A study by the European Animal Research Association (EARA), of more than a 1,000 websites across Europe, assessing how the biomedical sector talks about research using animals, has found that ‘the sector is still some way from an acceptable level of openness and transparency in animal research’.

The findings from the EARA Study of EU-based websites 2018 have now been presented to the EU Commission, which is currently examining the findings.

A total of 1,219 institutional websites within the EU were assessed, both public and private bodies, including universities and pharmaceutical companies, during 2018 and a rating system was developed to analyse the data which found that:

• Just under half (44%) of the institutions conducting animal research carry a recognisable statement on their websites explaining the use of animals in research/animal welfare.

• Just over half the websites assessed (53%) meet the criterion for providing ‘more information’, for instance by including the kind of animals used.

• Well under a third (28%) of the websites can be considered to have prominent mentions of animal research – such as recognisable statements within three clicks of the homepage.

• Only just over a third (36%) of the websites assessed carry any imagery related to animal research.

• Around half the websites (49%) assessed featured some kind of case study on the animal research they support, fund or conduct.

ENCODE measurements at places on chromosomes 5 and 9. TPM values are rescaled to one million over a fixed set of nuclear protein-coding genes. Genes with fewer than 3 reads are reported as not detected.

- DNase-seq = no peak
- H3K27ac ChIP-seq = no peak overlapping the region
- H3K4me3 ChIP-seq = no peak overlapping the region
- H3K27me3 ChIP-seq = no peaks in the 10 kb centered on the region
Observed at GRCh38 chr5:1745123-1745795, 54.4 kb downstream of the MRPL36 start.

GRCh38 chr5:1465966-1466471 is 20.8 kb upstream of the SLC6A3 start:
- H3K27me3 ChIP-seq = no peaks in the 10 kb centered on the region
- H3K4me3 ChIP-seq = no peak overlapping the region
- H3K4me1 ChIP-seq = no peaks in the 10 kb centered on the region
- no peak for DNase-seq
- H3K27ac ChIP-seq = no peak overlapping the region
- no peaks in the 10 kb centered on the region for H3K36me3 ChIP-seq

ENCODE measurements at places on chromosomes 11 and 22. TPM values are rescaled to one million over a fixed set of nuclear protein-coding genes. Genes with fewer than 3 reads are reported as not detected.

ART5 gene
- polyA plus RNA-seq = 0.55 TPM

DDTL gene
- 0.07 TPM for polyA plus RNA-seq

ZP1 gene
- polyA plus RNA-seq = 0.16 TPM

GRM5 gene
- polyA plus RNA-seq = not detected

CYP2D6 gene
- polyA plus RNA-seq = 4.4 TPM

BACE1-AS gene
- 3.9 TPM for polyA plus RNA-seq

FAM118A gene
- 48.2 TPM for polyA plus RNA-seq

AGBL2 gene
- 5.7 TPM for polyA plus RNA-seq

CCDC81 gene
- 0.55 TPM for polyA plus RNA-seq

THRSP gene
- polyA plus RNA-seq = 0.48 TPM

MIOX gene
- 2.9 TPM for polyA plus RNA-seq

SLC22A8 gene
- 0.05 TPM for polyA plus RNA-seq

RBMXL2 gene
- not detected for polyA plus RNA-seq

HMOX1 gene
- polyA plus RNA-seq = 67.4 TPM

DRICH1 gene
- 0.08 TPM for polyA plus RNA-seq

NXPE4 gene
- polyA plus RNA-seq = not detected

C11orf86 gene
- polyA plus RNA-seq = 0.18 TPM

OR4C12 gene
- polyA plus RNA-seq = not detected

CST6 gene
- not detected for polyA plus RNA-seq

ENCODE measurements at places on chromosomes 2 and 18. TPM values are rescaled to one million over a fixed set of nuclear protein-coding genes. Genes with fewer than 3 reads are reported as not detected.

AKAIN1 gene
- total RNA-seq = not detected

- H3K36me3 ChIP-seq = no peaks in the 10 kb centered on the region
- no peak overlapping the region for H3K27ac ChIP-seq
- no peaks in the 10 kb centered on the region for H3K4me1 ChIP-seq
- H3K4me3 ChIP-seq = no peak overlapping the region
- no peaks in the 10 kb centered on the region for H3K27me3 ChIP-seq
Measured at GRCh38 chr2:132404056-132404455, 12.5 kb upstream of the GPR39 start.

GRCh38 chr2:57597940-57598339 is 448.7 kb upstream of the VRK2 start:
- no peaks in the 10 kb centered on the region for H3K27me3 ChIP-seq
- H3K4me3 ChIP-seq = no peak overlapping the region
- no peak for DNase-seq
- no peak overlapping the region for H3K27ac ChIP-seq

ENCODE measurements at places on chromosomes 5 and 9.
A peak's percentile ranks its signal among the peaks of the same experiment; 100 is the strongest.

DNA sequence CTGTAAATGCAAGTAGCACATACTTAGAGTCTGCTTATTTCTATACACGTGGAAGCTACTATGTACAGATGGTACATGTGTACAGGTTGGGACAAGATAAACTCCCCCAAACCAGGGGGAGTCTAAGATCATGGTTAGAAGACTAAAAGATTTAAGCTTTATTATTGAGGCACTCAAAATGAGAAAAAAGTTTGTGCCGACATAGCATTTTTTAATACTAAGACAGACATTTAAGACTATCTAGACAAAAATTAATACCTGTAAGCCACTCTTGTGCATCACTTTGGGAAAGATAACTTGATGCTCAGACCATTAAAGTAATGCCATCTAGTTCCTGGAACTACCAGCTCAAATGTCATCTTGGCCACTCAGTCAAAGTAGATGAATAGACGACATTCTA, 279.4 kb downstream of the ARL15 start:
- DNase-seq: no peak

• Fewer than a quarter (23%) of the websites in the sector provide ‘Extensive Information’ online, for instance, Frequently Asked Questions (FAQs) or press releases.

EARA Executive Director, Kirk Leech, said: “We believe the sector needs to make greater use of all opportunities to be more accessible and to be more transparent with the public. Whilst progress has been made by many institutions, much more could be done.”

The study has helped EARA identify areas of good practice on communications and openness in the life sciences sector and areas where improvement is needed. It will also help EARA provide guidance on best practice to all its member organisations and the sector as a whole across Europe and build on the advice already given to EARA members in the EARA Communications Handbook.

EARA anticipates that institutional websites will play an increasingly important role in informing members of the public, media, decision-makers and regulators about the use of animals in research and the contribution of animal research to biomedical science. The website study is therefore a tool that can then be used to encourage greater transparency in line with the recommendations made in Section 3 of the Review of Directive 2010/63/EU in November 2017.

Using the documentation and techniques developed in the course of this study, EARA intends in future years to revisit the websites involved and chart the improvement (or otherwise) of the institutional openness of the sector as a whole.

For further information contact EARA Communications Manager, Bob Tolliday, btolliday@eara.eu on +44 (0)20 3675 1245 or +44 (0)7970 132801

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Notes to editors

About EARA

The European Animal Research Association (EARA) is an organisation that communicates and advocates on biomedical research using animals and provides accurate, evidence-based information. It also takes responsibility for the choice and sustainability in the global transport of animals for medical research. It has more than 60 partner organisations, including private and public research bodies, universities, regional and national biomedical associations and suppliers, across 14 European countries.